WHO Qualifies First Self-Test for Hepatitis C

WHO Qualifies First Self-Test for Hepatitis C

The World Health Organization (WHO) has prequalified the first self-test for hepatitis C virus (HCV), which could significantly expand access to testing and diagnosis and accelerate global action to eliminate hepatitis C.

This self-test is called OraQuick HCV and is manufactured by OraSure Technologies, Inc. It is a by-product of the OraQuick® Rapid Hepatitis C Antibody Test, which was prequalified by the World Health Organization in 2017 for the detection of hepatitis C virus (HCV) antibodies. Professional useThe self-test version, designed specifically for non-professional users, is presented in a single kit containing the components necessary to create it.

WHO recommended self-testing for hepatitis C virus (HCV) in 2021, to complement existing testing services in countries. The recommendation was based on evidence that self-testing can expand access and increase service utilization, especially among people who would not otherwise be tested.

National hepatitis C self-testing projects, widely supported by the International Development Assistance Facility, have been shown to be highly acceptable and feasible, helping to empower people to make their own choices and take care of themselves without stigmatizing themselves.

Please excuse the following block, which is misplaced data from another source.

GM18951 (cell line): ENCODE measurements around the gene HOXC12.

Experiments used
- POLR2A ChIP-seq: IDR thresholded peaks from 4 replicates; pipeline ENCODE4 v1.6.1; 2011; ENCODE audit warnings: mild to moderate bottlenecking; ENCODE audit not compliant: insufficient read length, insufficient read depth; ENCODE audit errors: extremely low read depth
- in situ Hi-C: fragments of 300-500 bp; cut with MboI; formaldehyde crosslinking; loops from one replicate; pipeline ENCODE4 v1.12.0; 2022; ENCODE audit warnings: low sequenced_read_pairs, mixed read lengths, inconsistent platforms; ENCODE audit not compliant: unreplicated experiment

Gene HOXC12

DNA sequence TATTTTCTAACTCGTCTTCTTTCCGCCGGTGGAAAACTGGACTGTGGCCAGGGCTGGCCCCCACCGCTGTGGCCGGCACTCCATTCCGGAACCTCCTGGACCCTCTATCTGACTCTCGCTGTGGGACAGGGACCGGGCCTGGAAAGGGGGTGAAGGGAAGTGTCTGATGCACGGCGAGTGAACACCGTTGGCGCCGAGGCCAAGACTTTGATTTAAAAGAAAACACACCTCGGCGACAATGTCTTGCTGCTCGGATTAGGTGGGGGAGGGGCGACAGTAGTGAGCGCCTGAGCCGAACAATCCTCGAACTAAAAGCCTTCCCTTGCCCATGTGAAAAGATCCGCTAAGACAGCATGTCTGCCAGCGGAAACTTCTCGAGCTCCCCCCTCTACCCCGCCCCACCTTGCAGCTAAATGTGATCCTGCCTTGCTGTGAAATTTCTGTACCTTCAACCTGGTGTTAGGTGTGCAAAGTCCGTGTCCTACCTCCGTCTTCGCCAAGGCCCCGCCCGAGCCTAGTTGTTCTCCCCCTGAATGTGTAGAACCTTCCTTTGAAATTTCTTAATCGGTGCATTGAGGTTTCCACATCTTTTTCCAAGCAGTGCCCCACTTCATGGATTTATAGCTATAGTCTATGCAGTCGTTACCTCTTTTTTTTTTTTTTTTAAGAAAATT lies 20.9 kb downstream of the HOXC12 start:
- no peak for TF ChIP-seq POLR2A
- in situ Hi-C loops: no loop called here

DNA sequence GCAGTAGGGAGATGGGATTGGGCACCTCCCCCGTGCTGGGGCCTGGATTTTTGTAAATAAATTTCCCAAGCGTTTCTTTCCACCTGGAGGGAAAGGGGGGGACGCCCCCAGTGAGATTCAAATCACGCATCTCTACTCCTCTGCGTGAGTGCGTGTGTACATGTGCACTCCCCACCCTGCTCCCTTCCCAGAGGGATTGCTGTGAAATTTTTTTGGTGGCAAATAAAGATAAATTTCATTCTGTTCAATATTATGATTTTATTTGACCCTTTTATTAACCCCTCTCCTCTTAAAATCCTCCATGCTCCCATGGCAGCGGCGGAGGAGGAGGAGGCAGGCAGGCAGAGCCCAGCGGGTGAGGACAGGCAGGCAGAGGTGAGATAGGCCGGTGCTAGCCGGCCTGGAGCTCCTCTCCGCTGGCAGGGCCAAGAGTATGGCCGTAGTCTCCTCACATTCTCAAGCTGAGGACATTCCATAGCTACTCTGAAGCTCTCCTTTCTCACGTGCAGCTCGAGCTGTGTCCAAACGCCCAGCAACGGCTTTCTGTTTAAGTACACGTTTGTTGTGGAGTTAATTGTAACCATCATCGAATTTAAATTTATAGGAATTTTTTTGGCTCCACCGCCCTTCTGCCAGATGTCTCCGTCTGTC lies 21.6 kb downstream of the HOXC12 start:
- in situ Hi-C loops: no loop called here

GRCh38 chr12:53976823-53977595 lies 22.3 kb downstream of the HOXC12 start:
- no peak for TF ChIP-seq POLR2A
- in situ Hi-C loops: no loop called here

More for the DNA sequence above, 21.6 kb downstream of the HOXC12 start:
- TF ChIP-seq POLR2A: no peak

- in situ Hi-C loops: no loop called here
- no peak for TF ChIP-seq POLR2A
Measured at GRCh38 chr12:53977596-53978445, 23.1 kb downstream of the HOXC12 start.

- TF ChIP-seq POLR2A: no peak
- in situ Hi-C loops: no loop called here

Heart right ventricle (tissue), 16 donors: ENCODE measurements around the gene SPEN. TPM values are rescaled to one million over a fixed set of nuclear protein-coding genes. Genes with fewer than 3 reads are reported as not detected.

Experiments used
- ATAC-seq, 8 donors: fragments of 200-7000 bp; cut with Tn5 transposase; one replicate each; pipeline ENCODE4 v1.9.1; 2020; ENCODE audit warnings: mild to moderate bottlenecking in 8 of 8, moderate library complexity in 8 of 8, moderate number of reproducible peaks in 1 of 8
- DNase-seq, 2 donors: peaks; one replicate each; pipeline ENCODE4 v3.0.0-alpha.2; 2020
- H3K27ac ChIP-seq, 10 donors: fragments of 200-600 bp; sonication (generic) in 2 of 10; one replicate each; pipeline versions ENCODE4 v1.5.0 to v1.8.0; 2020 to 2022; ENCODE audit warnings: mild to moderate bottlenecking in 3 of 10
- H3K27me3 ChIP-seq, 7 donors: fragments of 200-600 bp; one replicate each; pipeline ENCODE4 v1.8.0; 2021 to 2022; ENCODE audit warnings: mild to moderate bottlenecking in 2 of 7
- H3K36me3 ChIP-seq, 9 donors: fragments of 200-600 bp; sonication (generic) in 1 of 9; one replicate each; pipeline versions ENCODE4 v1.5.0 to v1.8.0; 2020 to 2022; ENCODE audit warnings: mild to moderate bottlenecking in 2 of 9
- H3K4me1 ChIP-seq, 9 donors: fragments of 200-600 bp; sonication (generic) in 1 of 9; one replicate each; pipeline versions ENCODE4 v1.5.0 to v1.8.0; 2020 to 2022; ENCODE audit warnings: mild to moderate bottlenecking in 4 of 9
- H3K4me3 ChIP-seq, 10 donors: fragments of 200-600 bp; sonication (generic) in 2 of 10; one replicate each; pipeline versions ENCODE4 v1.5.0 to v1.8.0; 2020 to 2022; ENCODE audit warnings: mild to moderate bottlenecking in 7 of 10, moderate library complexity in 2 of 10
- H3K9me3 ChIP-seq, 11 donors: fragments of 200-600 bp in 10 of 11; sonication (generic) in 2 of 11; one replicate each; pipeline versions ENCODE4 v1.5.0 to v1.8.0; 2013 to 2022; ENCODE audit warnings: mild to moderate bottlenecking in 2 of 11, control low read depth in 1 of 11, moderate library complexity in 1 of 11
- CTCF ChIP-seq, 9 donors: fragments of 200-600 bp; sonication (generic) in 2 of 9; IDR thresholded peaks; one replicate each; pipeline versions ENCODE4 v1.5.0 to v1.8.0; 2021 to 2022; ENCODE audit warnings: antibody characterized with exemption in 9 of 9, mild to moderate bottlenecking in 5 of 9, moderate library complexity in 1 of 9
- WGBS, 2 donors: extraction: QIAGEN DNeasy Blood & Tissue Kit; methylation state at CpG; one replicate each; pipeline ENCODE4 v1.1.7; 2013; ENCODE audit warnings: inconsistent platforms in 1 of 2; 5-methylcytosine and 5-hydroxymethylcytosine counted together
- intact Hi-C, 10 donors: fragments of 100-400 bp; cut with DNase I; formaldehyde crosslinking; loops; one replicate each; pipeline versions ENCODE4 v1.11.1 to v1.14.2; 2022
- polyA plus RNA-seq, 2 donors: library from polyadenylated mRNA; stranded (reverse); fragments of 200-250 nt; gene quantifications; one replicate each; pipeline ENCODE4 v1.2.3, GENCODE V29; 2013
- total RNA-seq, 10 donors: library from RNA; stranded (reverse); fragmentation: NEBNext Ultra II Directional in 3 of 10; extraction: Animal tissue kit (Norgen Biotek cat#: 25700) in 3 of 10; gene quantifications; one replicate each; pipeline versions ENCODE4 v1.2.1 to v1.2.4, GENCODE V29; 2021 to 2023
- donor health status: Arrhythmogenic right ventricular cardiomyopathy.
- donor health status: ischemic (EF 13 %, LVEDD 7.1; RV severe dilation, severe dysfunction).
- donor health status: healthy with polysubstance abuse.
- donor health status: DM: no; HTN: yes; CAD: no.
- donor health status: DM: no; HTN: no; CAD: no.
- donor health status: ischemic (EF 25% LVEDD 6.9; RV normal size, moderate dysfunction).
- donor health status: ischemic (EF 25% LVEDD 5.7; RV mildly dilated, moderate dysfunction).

“Every day, 3,500 people die from viral hepatitis. At the end of 2022, only 36% of the 50 million people living with hepatitis C had been diagnosed with the disease, and 20% of them received curative treatment.Dr Meg Doherty, Director of the WHO Global Programme Management for HIV, Hepatitis and Sexually Transmitted Infections. “Adding this product to the WHO prequalification list is a safe and effective way to expand hepatitis C testing and treatment services, provide diagnosis and treatment to more people in need and ultimately contribute to the global goal of eliminating hepatitis C.”

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The WHO prequalification programme for in vitro diagnostic products involves the evaluation of a range of tests, including hepatitis C antibody tests. In vitro diagnostic products are evaluated on the basis of quality, safety and performance criteria. This programme is a key component of support for countries wishing to ensure high-quality diagnostics and treatment monitoring.

“WHO prequalification of the hepatitis C self-test provides low- and middle-income countries with safe and affordable self-testing solutions, which are essential to achieving the goal of diagnosing 90% of hepatitis C cases,” said Dr.s Rogerio Gaspar, Director of the Department of Regulation and Prequalification at WHO. “This progress helps make quality-assured health products accessible to more people in low-income countries.”

WHO will continue to evaluate other hepatitis C self-tests, help ensure they are evidence-based, and work with communities to scale up solutions that can be used by all countries.

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About the Author: Irene Alves

"Bacon ninja. Guru do álcool. Explorador orgulhoso. Ávido entusiasta da cultura pop."

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